I was 23 years old and living in the Appalachians. 9 miles north of Damascus, VA and about 45 minutes south of Boone, N.C. I went up to visit my grandmother's house one weekend and was bitten by the mountain bug (not really just the glamour of living in the mountains). Her house was next to a pretty busy road, mostly trucks and the other side was a wide creek with trout. As you can see in the pictures it could snow pretty good, something this Georgia/Florida/Alabama girl did not see much of. I cannot remember the year of that VW but it had gotten down to only 3 gears and looking at the picture lost a hubcap. I have many fond memories of living there. Across the way was Ruby and Arthur who had lived in West Virginia quite a bit but their home was Laurel Bloomery. They were truly mountain people. They had a little shed in the back of the house that had a wood burning stove. They could count on going out there if the power went out during a storm. They would make cowboy coffee in a big pot. That is water and coffee grounds, let it come to a boil, take it off the heat and wait for the sediment to go to the bottom. Of course your coffee had some grounds but no matter it was good. I loved those two. I would pick cherries off their cherry tree and watch Ruby move like an 18 year old in her big garden. Their most favorite meal was cornbread and pinto beans. I think buttermilk was included in that feast as well. I miss them dearly.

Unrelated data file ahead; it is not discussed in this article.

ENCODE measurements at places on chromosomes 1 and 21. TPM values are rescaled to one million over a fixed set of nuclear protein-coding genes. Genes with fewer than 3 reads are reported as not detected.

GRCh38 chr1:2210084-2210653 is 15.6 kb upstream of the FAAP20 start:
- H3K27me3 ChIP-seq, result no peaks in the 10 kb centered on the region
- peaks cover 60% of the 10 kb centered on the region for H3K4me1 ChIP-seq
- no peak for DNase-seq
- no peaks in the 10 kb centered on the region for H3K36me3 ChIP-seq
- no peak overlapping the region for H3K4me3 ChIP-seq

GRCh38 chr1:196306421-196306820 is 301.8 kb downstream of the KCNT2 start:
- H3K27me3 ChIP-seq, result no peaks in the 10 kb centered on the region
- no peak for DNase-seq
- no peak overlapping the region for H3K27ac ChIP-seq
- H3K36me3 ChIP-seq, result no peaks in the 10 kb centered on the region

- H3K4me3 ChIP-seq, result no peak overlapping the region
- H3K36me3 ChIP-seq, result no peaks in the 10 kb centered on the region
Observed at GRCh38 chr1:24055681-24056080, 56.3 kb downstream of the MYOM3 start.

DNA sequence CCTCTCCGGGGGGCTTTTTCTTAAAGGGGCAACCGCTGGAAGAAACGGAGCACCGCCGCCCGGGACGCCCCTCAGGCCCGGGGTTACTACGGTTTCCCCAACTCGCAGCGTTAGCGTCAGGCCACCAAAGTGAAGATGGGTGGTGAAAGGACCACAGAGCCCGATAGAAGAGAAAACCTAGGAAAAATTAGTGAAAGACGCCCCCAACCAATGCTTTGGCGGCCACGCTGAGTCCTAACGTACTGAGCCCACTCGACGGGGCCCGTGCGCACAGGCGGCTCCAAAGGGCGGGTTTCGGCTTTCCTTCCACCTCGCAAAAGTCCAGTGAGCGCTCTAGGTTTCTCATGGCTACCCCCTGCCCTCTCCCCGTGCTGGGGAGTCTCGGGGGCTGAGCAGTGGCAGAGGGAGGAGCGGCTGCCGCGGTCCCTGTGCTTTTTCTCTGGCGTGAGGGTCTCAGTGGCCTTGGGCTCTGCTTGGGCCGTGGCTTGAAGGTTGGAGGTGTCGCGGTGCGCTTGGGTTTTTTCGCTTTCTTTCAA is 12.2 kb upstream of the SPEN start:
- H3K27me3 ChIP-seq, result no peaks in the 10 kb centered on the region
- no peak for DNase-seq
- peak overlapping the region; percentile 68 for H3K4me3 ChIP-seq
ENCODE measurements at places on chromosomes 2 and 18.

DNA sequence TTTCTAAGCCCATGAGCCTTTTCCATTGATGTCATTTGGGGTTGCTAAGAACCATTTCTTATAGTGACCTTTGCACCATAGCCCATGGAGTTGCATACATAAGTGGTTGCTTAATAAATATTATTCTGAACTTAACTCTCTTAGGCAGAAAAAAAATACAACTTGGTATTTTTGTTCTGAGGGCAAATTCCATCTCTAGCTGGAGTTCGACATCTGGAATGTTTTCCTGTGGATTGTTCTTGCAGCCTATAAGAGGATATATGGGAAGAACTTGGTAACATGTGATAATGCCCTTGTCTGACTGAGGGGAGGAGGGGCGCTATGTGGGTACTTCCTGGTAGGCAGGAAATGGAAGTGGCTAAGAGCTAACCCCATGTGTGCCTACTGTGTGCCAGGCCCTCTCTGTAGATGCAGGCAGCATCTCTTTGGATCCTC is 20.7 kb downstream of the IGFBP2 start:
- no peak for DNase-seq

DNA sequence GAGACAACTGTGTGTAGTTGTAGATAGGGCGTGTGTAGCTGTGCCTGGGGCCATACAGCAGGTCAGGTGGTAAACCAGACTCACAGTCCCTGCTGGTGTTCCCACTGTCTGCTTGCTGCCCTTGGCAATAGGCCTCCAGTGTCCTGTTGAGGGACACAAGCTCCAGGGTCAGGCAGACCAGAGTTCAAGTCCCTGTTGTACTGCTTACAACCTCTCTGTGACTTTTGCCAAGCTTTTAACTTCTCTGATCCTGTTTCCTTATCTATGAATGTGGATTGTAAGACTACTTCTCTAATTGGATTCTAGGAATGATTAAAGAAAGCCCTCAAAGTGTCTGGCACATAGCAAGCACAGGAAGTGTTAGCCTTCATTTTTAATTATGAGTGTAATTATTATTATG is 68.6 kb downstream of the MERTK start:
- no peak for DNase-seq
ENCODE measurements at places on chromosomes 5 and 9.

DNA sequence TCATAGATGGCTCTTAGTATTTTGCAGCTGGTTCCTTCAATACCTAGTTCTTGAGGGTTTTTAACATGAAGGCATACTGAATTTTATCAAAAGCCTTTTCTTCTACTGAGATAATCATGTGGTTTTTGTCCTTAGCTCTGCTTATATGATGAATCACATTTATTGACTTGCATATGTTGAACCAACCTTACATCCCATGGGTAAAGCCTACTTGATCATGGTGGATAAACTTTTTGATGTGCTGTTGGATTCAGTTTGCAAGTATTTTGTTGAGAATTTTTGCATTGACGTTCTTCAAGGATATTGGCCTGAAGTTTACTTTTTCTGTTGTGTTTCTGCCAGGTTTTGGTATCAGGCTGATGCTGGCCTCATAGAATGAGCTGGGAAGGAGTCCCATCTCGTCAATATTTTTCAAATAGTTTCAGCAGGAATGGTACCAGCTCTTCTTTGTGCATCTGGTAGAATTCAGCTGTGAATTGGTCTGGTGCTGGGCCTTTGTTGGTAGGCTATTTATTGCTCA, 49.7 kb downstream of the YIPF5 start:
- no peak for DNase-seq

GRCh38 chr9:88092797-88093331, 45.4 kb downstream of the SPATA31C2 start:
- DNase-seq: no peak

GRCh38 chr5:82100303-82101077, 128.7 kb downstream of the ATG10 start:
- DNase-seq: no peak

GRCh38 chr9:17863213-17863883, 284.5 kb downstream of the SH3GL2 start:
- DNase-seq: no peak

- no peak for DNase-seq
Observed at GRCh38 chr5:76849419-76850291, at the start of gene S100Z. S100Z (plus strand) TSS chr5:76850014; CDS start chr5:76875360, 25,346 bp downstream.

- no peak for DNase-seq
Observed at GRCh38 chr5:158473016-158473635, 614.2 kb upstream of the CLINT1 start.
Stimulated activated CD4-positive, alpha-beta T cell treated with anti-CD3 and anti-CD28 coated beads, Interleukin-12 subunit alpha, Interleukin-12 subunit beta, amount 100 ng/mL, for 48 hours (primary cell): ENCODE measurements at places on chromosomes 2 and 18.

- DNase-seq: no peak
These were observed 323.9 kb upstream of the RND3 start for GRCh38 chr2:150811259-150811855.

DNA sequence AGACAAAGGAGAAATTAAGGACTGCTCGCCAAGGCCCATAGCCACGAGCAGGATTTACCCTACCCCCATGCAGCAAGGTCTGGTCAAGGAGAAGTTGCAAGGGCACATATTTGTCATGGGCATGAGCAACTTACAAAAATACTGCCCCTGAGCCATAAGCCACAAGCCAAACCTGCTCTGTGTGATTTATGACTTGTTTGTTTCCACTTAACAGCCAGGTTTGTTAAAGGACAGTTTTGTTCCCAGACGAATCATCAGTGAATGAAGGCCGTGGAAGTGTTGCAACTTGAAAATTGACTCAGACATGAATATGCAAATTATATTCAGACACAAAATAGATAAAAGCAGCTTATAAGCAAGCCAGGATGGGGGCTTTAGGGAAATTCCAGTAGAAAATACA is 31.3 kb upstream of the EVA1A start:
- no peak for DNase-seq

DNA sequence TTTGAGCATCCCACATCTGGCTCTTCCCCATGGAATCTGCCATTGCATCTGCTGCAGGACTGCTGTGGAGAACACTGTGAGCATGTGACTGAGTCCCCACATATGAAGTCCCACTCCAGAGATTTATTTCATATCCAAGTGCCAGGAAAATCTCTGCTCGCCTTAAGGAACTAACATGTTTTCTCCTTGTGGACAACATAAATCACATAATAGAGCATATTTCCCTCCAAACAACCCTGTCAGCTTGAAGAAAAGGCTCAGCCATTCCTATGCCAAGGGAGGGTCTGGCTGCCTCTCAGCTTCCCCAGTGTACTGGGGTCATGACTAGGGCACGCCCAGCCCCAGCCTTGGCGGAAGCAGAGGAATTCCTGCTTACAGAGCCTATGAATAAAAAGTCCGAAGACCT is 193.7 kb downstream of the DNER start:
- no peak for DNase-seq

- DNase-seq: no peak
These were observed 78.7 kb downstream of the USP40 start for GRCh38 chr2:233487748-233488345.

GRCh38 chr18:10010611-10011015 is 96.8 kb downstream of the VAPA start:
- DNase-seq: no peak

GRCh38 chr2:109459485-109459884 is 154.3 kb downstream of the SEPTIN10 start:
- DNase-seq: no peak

To this day I have never gotten over the mountains. I have been to the Blue Ridge Mts., Rocky Mts., Grand Canyon, Bryce Canyon and many others and always love them. They can be covered with trees, rocky with snow, high or low and they will always be dear to my heart.